Curtiss A-8

Last revised July 1, 2000

Throughout the 1920s, the United States Army had operated just one combat group (typically with three squadrons) which was assigned the mission of attack. This was the 3rd Attack Group, which had initially operated DeHavilland DH-4s and later transitioned to Curtiss A-3 Falcon biplanes. By 1930, however, the era of the military biplane was clearly nearing its end, and the Army Air Corps initiated a contest for the next generation of attack planes which would be all-metal, low-winged monoplanes designed specifically for the attack role.

The Curtiss entry in the contest was the XA-8. The A-8 was the first Curtiss tactical monoplane built for the U.S. Army, all previous designs by this company for the US Army having been biplanes. The A-8 had many advanced features, including an all-metal structure with an all-metal covering. It had trailing edge flaps and full span leading-edge slats, and had enclosed cockpits. The A-8 was the first Army Air Corps plane to feature trailing edge flaps, and the enclosed cockpits were the first to be installed on a US combat plane. However, the thin low-mounted wings were externally braced with struts and wires, which was definitely a throwback to an earlier era.

The crew sat in widely-separated individual cockpits. The pilot sat well forward in a completely enclosed cockpit and controlled four 0.30-inch machine guns that were mounted in the undercarriage fairings in such a way that their field of fire cleared the propeller arc. The rear cockpit was provided with its own separate canopy and was fitted with a single 0.30-inch flexible machine gun. Underwing racks could carry up to 400 pounds of bombs.

The name Shrike was commonly applied to the aircraft, but the name was a company name, and was not used by the US Army.

The first XA-8 (Model 59) was flown in June of 1931. It bore the Army serial number of 30-387. It was powered by a single 600 hp Curtiss V-1570C Conqueror water-cooled V-12 engine driving a fixed-pitch three-bladed propeller. It competed with the General Aviation (Fokker) XA-7 in the attack plane contest. The XA-8 was judged the better of the two designs and won an order for 13 service-test models that was placed on September 29, 1931.

The first five of these service test aircraft were designated YA-8 (Model 59A, serials 32-344/348). They were similar to the XA-8 except for the use of Prestone-cooled V-1570-31 engines. The remaining eight were designated Y1A-8 (serials 32-349/356), the Y1 prefix meaning that they were purchased with F-1 funds rather than from regular appropriations. All of these planes were redesignated A-8 upon the completion of service testing.

Eleven A-8s (32-345/32-355) were issued to the 3rd Attack Group based at Fort Crockett, Texas during 1932, where they served alongside the unit's Curtiss A-3B Falcon biplanes. At this time, the 3rd Attack Group was the Army's only group devoted solely to attack.

The last Y1A-8 (32-356) was converted to Y1A-8A with a 657 hp geared Curtiss V-1570-57 engine and a revised wing. The geared Conqueror was less noisy but was heavier than the standard model. The gross weight increased to 6287 pounds. The Y1A-8A was delivered to Wright Field for tests in October 1932. In spite of the increased power, the top speed dropped 3 mph to 181 mph. The Y1A-8A was later redesignated A-8A, and was issued to the 3rd Attack Group in September of 1933.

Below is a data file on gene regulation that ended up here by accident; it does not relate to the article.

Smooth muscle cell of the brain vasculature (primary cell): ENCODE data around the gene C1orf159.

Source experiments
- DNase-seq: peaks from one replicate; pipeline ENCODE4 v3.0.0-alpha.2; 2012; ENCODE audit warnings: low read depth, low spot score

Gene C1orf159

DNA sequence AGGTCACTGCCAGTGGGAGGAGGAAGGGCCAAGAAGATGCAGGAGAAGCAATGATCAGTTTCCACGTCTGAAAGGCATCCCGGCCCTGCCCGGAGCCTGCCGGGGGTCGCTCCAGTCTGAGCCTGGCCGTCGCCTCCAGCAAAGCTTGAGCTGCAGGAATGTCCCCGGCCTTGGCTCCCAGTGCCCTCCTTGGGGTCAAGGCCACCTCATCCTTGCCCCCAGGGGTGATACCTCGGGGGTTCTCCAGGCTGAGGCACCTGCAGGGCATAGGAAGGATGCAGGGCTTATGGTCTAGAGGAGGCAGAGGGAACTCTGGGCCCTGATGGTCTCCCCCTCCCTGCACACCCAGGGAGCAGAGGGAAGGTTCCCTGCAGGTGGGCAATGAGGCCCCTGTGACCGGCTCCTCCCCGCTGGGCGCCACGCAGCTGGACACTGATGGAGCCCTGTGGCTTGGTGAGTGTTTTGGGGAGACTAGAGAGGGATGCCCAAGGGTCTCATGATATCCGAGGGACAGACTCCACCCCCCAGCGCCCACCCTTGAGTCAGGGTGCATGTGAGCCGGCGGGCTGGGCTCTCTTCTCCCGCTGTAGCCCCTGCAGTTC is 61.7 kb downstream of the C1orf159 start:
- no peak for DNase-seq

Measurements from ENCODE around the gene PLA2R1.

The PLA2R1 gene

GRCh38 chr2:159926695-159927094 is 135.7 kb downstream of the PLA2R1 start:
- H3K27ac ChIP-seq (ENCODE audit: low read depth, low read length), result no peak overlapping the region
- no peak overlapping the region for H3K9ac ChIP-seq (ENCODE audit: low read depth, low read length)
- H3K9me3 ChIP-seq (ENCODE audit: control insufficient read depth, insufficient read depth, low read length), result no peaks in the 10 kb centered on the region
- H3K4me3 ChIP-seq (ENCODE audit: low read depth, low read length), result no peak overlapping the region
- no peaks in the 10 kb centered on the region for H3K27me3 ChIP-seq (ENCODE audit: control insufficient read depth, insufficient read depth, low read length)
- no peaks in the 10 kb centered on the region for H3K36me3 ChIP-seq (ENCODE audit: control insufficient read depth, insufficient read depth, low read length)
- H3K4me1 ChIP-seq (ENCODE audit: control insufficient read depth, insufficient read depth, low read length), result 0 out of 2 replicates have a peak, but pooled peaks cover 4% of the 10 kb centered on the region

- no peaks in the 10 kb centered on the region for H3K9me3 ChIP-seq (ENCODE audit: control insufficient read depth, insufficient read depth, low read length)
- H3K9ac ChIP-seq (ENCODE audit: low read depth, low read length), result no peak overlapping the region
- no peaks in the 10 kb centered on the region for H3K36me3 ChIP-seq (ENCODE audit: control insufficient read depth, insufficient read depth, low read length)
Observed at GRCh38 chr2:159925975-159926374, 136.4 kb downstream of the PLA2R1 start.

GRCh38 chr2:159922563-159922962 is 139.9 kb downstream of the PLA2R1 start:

The field trials with the A-8 were sufficiently successful that 46 production variants were ordered under the designation A-8B on February 27, 1933.

The first YA-8 (32-344) was returned to the Curtiss factory in Buffalo, New York for tests with a 625 hp Pratt & Whitney R-1690D Hornet 9-cylinder air-cooled radial engine. Following the change of engines, the aircraft was redesignated YA-10. With the new powerplant, the plane was returned to Wright Field on September 8, 1932. Tests proved that the Hornet radial engine was superior to the liquid-cooled Conqueror engine for attack aircraft. It was true that air-cooled radials were less streamlined than liquid-cooled engines, but they were less expensive to operate and did not have complex radiators that were especially vulnerable to enemy fire. The Army was so impressed that it decided that subsequent Shrikes would be delivered with radial engines, and requested that the 48 A-8Bs on order were to switch from the geared V-1570-57 engine to the air cooled Wright Cyclone radial, this change resulting in a redesignation to A-12.

Specification of Curtiss YA-8:

Engine: One 600 hp Curtiss V-1570E Conqueror liquid-cooled V-12 engine. Performance: Maximum speed 183 mph at sea level. Cruising speed 153 mph at sea level. Stalling speed 64 mph. Initial climb rate 1325 feet per minute. Service ceiling 18,100 feet. Range 480 miles. Dimensions: Wingspan 44 feet 0 inches, length 32 feet 0 inches, height 9 feet 0 inches, wing area 256 square feet. Weights: 3910 pounds empty, 5888 pounds loaded. Armament: Four forward-firing 0.30-inch machine guns. One flexible 0.30-inch machine gun operated by rear observer. Ten 30-pound bombs could be carried internally, or four 100 pound bombs externally. Armament: Four forward-firing 0.30-inch machine guns. One flexible 0.30-inch machine gun operated by rear observer. Ten 30-pound bombs could be carried internally, or four 100 pound bombs externally.


  1. American Combat Planes, Third Enlarged Edition, Ray Wagner, Doubleday, 1982.

  2. United States Military Aircraft Since 1909, Gordon Swanborough and Peter M. Bowers, Smithsonian, 1989.

  3. Curtiss Aircraft, 1907-1947, Peter M. Bowers, Naval Institute Press, 1979.

  4. The Curtiss Shrike, Kenn C. Rust and Walter M. Jefferies, Jr., Aircraft in Profile, Doubleday, 1969.